How we made $120k bug bounty in a year with good automation

2022 was very busy for several reasons, today we want to present to you what we did and learned doing large-scale bug bounty hunting

· 7 min read
How we made $120k bug bounty in a year with good automation

Beginning of the new year is always a good time to reflect and summarize achievements in the previous one. 2022 was very busy for several reasons, today we want to present to you what we did and learned doing large-scale bug bounty hunting.

Our setup

In the beginning we tried to use some open-source tools such as Amass, Subfinder, nuclei engine. They were overall hard to work with, not optimized for large-scale hacking, slow and inaccurate. Unexpected output and bugs made the whole process painful. Using these tools on distributed infrastructure (which was necessary to avoid rate limiting and WAFs), with queues and task managers required so many code modifications, we decided it is not worth it. We wrote a whole request engine from scratch.

The tool we use was built by us, it consists of a reconnaissance part and custom request engine that allows us testing vulnerabilities by modules (nuclei-like templates) across all targets.

Recon part was running 24/7, we were monitoring 1400 domains and whenever a new host appeared on given subdomain it was added to target lists and scanned against vulnerability modules defined by nuclei-like templates. All the features are now available in beta version on our platform Vidoc. We plan to release a series of tutorials to demonstrate how we exploit some of the bugs.

We were scanning 2,5 mln hosts daily. We found thousands of vulnerabilities, and reported over 140 of them.

Strategy

In the beginning we were scanning for many vulnerabilities to test what works. We got a lot of false positives - it was very time consuming to check them all. To reduce the amount of work we decided to focus on quality instead of quantity. We chose a few vulnerabilities that we tuned to reduce false positives rates and started scanning for them 24/7.

Some tech details - skip if you are not interested - what we scanned for

All vulnerabilities we scanned for are defined in modules. You can check out modules in our public Module Library.

CVEs and known vulnerabilities:

Common misconfigurations:

We researched these vulnerabilities and explored ways of identifying them, so after tuning we ended up with 27 modules - one vulnerability each.

Our Top 3

Here we share some statistics. We won’t go deep into technical details of each report or vulnerability - some of them are still not disclosed.

We researched these vulnerabilities and explored ways of identifying them, so after tuning we ended up with 27 modules - one vulnerability each:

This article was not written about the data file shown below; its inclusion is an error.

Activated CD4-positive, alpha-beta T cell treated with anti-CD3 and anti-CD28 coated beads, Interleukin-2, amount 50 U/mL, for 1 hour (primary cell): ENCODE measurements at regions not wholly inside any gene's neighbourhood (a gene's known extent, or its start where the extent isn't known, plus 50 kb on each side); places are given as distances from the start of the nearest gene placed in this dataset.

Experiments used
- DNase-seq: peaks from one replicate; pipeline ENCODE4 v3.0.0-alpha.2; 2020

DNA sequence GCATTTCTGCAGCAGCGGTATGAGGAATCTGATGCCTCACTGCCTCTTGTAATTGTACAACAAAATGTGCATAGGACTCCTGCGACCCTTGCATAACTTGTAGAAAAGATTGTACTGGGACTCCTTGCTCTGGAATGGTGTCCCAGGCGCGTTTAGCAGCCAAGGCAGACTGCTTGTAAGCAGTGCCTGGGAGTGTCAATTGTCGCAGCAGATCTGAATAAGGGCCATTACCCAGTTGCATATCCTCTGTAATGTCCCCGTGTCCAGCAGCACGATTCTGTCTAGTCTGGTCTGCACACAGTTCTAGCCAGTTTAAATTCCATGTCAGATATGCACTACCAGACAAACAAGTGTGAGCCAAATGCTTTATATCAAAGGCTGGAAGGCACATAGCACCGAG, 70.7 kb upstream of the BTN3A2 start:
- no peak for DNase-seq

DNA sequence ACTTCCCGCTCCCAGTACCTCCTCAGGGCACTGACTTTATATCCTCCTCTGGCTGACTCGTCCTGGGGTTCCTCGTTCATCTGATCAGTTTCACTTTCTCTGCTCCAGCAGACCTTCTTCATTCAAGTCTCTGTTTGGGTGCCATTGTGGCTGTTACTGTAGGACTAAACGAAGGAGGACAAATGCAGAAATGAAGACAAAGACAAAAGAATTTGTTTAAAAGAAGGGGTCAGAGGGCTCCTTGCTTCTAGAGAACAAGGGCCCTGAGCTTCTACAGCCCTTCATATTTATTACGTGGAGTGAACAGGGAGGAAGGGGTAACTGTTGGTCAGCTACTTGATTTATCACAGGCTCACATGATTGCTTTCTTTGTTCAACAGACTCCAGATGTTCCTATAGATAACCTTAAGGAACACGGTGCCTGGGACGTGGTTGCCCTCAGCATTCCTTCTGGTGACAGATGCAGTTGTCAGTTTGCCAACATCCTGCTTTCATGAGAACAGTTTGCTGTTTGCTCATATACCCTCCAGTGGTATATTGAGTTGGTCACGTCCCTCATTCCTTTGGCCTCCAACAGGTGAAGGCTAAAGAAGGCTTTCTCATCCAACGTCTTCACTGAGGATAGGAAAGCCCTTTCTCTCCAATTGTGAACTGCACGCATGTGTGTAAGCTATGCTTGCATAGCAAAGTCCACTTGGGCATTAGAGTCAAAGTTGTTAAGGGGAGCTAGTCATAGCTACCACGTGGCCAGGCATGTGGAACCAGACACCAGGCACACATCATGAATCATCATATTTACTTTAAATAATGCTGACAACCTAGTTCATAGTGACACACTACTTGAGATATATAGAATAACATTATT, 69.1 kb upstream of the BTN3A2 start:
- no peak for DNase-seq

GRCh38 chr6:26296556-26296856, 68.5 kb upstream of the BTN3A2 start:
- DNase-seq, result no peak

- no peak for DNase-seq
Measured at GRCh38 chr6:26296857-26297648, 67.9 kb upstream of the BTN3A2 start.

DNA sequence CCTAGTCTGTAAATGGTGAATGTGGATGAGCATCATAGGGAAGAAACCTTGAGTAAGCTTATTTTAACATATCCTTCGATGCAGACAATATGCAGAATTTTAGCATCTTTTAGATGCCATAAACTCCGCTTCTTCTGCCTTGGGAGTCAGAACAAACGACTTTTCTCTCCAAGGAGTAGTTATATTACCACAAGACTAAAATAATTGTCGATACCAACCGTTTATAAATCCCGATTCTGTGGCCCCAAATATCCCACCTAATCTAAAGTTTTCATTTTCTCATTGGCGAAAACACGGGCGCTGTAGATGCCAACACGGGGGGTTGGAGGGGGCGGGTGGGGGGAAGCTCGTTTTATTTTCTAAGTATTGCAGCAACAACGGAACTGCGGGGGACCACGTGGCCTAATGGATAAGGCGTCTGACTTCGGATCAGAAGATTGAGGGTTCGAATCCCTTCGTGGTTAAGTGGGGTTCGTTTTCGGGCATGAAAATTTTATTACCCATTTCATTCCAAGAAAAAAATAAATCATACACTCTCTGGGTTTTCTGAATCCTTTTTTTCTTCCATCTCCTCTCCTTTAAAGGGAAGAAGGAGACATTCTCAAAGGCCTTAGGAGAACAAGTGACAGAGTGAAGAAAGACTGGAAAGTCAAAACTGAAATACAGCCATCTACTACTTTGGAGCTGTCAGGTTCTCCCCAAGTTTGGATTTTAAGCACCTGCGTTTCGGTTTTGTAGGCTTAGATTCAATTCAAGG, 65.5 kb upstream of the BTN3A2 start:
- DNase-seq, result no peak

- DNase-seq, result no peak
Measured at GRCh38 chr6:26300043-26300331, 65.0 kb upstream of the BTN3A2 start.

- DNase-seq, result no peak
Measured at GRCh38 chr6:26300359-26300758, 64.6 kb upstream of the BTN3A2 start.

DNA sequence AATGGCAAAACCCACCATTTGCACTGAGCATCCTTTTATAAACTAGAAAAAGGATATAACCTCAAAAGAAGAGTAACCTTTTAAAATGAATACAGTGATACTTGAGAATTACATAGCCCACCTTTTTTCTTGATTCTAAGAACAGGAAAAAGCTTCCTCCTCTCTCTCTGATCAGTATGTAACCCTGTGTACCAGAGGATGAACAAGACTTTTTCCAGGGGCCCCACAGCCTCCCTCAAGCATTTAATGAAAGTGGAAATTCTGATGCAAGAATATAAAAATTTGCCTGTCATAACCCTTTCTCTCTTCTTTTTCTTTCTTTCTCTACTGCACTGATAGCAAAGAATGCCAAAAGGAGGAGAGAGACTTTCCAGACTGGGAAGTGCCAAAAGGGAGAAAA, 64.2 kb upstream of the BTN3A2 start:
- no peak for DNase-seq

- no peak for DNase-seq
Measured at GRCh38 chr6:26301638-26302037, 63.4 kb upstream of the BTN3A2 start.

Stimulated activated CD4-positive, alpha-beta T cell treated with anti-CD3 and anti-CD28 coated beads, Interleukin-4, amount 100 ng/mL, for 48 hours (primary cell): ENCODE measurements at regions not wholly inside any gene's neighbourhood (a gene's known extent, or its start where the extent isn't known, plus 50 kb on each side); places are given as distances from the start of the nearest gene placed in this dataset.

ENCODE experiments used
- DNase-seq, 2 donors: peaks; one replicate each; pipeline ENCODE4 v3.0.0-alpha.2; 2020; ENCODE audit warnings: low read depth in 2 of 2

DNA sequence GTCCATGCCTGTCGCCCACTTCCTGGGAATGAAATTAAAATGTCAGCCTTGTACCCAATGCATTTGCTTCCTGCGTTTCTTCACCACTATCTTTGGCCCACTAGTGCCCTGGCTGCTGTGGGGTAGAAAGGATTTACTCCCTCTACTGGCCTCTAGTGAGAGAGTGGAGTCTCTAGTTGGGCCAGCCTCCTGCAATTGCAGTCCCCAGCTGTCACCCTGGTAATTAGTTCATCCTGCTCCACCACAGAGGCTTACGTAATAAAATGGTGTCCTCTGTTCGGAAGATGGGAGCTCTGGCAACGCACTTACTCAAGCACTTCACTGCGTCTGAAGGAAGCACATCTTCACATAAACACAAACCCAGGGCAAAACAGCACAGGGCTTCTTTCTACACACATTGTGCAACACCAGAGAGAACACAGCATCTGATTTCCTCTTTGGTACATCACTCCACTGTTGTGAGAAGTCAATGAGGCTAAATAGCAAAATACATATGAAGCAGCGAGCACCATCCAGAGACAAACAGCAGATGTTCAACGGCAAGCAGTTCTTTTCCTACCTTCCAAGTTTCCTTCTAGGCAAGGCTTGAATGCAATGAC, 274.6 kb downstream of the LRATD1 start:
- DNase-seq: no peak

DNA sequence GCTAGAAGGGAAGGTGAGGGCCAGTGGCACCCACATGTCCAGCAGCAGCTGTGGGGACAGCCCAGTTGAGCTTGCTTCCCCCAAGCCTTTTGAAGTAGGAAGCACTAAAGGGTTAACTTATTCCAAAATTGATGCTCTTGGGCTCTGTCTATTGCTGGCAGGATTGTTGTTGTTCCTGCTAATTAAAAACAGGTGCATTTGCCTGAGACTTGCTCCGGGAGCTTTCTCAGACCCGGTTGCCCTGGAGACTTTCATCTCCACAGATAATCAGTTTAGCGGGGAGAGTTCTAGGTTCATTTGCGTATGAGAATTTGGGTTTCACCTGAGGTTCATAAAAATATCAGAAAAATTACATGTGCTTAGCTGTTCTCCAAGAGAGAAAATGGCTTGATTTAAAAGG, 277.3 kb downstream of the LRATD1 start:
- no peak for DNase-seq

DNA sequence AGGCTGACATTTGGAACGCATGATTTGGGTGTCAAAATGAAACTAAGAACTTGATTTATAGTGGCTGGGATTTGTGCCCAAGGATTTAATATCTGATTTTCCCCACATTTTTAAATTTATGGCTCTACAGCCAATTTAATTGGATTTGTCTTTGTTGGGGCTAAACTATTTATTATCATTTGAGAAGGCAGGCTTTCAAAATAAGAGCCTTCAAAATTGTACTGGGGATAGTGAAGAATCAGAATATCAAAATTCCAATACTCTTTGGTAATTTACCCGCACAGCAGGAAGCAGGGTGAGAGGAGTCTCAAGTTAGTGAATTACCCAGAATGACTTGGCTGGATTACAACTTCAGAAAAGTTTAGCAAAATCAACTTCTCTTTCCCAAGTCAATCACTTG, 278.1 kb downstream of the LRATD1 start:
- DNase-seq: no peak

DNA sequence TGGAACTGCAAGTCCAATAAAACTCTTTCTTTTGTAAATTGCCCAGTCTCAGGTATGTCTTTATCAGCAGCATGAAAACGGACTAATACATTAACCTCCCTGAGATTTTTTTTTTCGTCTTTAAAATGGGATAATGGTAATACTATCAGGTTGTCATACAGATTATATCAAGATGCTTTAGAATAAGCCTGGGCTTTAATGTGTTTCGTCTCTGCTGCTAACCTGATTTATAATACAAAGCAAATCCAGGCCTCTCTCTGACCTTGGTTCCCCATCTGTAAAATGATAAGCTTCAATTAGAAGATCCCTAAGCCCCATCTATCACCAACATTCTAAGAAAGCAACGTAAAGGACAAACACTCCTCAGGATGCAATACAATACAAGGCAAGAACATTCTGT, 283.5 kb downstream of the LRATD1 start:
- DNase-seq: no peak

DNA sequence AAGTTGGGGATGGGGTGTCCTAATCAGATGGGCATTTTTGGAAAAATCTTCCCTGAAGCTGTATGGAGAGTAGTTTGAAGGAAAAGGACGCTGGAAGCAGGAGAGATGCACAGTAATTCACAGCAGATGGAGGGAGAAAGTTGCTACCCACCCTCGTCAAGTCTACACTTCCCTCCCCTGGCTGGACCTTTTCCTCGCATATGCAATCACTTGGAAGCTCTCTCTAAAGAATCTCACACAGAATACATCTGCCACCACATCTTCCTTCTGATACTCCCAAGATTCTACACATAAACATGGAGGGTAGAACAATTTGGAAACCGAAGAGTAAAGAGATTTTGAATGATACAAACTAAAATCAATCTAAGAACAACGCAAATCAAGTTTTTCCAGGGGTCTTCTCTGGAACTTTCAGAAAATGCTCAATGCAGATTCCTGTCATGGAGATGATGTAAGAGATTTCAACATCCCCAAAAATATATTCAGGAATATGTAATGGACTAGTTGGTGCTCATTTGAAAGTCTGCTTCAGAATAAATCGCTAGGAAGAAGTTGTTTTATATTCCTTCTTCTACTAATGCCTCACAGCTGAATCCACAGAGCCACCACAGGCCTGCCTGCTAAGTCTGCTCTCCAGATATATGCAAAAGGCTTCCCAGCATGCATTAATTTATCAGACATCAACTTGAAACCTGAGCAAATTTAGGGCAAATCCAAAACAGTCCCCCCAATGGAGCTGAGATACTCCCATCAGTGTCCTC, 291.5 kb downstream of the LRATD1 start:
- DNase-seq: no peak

Top 3 most common vulnerabilities detected

💡
Fun Fact
Our biggest source of Swagger UI XSS vulnerability was… Microsoft. We found over 100 hosts with this vulnerability across their infrastructure. We reported several of them, after some time we noticed that Microsoft added a new entry to their bug bounty policy - Swagger UI related bugs were out of scope from now on. Nice one, Microsoft.

Not all vulnerabilities detected were reported by us for several reasons. Some of them were verified a few hours after detection and hosts were already not available - hence we couldn’t provide PoC. Some of them had really low potential of being paid for (what we learned it the hard way) so we didn’t even bother writing a report. Some of them were out of scope. Some of them were false positives. Here is our top reported category:

Top 3 reported vulnerabilities

  • XSS in Swagger UI (37 reports)
  • Debug mode (13 reports)
  • Log4Shell (8 reports)

Mass reporting of one type of vulnerability drew us to an interesting conclusion - there seems to be no correlation between how easy it is to exploit vulnerability/time spent on a given PoC and amount of bounty. For exactly the same vulnerability we got paid $100 from one company and $10 000 from the other. That being said we have some interesting data about top 3 most profitable vulnerabilities:

Top 3 best earning vulnerabilities

  • Log4Shell
  • XSS on SwaggerUI
  • Common misconfigurations

The more reports the more money you get for given type of vulnerability, however it’s some of the one-time payouts that surprised us the most:

Top 3 vulnerabilities with biggest one-time payout

  • Exposed Springboot Heapdump $10 000 (not disclosed)
  • Swagger UI Shopify $9 400 - link to report
  • Log4Shell $6 000 (not disclosed)

Not all reports resulted in payouts. Thanks to our continuous scanning we made sure we report given vulnerability as soon as the host was available on the internet, however, sometimes other researchers were faster (or companies decided that “root cause” was already reported by others). Here is our top duplicates list:

Top 3 duplicated vulnerabilities

  • Swagger UI
  • Debug mode
  • Subdomain takeover